Reporting on Cuba
July 08, 1967
Castro’s Cuba, Cuba’s Fidel by Lee Lockwood (Macmillan, $10) Inconsolable Memories by Edmund Desnoes (New American Library; $4.50) If only because we have had no reports from Cuba for a long time, Lee Lockwood’s book and Edmundo Desnoes’ novel are important. I am speaking of us Americans of course; Europeans go to Cuba and write about it; US-influenced Latin Americans less, but the visits of their leading writers to cultural conferences and their enthusiasm for the Cuban revolution make Havana the cultural capital of the Spanish-speaking world.
"Now We Must Fear Our Friends"
July 08, 1967
“The City of Generals” – June 18 As we drove to Tzahala from Tel Aviv's Lod airport early Sunday morning, my hostess, after explaining that her ex-ministry of defense husband could not meet my flight because he was on a military tour of occupied Jordan, filled me in. The waiting had been terrible, the tension intolerable, the children had dug trenches. It was a little easier to wait after Moshe Dayan had been recalled as minister. They had confidence he would act before it was too late.
Interview with Mao
February 26, 1965
Peking—In a rare interview which lasted about four hours, Mao Tse-tung conversed with me on topics ranging over what he himself called shan nan hai pei, or “from south of the mountains to north of the seas.” With China’s bountiful 200-million-ton 1964 grain harvest taxing winter storage capacities, with shops everywhere offering inexpensive foods and consumer goods necessities, and with technological and scientific advances climaxed by an atomic bang that saluted Khrushchev’s political demise. Chairman Mao might well have claimed a few creative achievements.
Back to Berlin
June 12, 1961
It did not take long for the Presidents of the United States and France to find a "complete identity of view" on the need to resist any encroachment on the freedom of or access to West Berlin. Presumably that view will be accepted happily by Chancellor Adenauer and, perhaps with more reluctance, by the British Prime Minister. This is gratifying news, though its precise meaning is not yet known.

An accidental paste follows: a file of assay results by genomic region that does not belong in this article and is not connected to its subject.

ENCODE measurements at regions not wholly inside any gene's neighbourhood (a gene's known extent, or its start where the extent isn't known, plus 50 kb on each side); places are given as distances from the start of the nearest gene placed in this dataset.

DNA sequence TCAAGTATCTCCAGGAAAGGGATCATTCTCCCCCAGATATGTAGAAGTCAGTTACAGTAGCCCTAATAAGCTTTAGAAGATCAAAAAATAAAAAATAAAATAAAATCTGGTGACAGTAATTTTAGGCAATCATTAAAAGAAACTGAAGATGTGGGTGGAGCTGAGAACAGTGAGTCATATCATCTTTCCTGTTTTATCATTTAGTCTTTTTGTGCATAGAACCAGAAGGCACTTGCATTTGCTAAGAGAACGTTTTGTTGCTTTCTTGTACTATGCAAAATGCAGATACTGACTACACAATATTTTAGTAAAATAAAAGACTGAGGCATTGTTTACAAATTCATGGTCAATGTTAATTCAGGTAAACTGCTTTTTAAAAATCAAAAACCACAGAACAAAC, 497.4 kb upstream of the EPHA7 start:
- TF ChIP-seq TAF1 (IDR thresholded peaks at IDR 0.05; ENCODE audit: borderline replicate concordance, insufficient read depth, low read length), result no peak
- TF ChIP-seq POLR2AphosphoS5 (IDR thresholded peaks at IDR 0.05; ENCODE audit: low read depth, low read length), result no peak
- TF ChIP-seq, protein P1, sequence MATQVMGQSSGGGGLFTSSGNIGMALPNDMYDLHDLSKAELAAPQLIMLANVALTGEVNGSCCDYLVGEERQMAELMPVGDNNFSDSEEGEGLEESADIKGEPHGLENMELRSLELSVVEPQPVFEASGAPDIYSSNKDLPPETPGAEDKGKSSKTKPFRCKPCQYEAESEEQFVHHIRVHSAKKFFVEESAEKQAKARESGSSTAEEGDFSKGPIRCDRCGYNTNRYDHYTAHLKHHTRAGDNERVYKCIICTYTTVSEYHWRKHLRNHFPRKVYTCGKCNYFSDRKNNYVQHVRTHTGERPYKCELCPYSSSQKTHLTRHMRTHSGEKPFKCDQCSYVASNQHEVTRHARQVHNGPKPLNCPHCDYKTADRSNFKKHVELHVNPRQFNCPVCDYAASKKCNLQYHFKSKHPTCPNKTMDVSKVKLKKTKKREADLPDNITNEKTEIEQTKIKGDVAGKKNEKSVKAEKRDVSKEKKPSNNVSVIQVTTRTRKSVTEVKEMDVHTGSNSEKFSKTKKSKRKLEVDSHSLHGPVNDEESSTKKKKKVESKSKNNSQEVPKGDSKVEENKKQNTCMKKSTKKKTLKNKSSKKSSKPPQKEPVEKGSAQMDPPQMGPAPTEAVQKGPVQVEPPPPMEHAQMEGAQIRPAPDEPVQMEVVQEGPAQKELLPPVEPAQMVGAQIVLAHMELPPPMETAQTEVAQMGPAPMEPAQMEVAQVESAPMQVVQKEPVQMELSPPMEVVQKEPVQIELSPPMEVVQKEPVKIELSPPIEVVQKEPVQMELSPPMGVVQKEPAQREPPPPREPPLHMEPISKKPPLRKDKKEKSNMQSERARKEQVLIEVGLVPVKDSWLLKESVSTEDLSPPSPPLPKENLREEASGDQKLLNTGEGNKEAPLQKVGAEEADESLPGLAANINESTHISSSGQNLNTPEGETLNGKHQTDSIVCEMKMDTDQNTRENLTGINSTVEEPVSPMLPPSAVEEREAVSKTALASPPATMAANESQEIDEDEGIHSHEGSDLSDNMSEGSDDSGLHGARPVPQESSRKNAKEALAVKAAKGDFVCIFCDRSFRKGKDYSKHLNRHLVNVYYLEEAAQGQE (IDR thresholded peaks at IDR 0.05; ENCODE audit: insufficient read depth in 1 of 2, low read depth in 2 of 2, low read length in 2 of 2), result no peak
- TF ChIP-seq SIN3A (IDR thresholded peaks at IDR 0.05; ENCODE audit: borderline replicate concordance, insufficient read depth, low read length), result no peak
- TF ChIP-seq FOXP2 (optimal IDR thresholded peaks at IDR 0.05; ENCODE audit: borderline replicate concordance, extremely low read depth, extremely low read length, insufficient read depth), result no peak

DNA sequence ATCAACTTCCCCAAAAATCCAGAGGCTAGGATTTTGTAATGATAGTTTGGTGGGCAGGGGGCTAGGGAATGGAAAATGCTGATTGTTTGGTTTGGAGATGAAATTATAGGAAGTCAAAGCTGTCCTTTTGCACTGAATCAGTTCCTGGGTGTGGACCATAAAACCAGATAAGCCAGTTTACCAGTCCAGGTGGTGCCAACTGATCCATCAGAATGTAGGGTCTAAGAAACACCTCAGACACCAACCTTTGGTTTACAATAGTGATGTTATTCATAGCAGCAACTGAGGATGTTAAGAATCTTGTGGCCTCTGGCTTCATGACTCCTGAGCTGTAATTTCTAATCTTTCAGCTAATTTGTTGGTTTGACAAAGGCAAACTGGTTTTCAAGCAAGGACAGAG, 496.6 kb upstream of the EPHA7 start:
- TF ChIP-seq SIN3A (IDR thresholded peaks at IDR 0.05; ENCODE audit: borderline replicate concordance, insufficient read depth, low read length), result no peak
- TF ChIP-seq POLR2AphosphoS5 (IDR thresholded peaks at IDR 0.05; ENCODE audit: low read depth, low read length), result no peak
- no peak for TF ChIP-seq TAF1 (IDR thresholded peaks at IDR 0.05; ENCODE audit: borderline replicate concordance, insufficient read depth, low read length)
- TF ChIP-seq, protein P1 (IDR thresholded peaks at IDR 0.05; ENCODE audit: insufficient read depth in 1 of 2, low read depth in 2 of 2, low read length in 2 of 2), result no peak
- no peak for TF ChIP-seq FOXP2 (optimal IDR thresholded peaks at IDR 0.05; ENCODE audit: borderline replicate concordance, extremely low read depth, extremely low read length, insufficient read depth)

Thoughts on Negotiating With Russia
August 18, 1958
IT MAY BE unrealistic to expect that the Communist powers could explicitly admit that their past record over observing agreements has been bad. In the present international system few governments would be willing to incur the loss of face involved in such an admission. It would, however, be possible for the Communist powers (if they are sincere in wanting negotiations to reduce world tensions) to admit implicitly that there is a lack of trust in the value of promises of future performance and to work for agreements which would go as far as possible in providing guarantees for performance.
A Neutral Zone in Europe?
April 14, 1958
AT THE END of the first part of this critique it was concluded that NATO’s current military doctrines and forces all too closely resemble what Mr. George F. Kennan said in his Reith Lectures on the BBC that they ought to be, with the unhappy consequence that many people in Britain and on the Continent have convinced themselves that Mr.
A Blueprint for Mutual Withdrawal
March 24, 1958
DISENGAGEMENT is no longer a dirty word in the Western diplomatic vocabulary. In principle, most NATO governments now recognize that disengagement might offer a way out of their current dilemmas. But so far, most of the supporters of disengagement have either left their ideas too vague for serious discussion or have arbitrarily tied disengagement to other conceptions which are even more controversial. George Kennan, for example, in his Reith Lectures, did as much as any other single person to awaken international interest in the idea of disengagement.
When the Big Four Meet
May 23, 1955
Since there has been so little detailed consideration, as yet, of the latest Russian disarmament plan, by the press or by responsible political leaders, the New Republic this week dispenses with its Behind-the-Headlines reports in order to present the following analysis and interpretation. AT THE summit, where Britain, France, the Soviet Union and the United States are soon to meet, the weather prediction from all sides is cold. The men who are to meet there share one condition: they are shivering. For its own reasons each government privately fears the encounter.
A European Union Is Still Our Best Hope
April 19, 1954
James King argues in favor of a European Defense Community.
Will the Pact Save Peace?
February 21, 1949
The North Atlantic pact, which involves one of the most fateful decisions in American history, is being discussed in a series of articles in the New Republic. Last week Captain B. H. Liddell Hart, noted British military expert, analyzed the defensibility of Western Europe, and in an editorial we gave our reasons for believing that the North Atlantic pact deserves support. The article below, by Blair Bolles, offering an argument against the plan, is published for its intrinsic interest.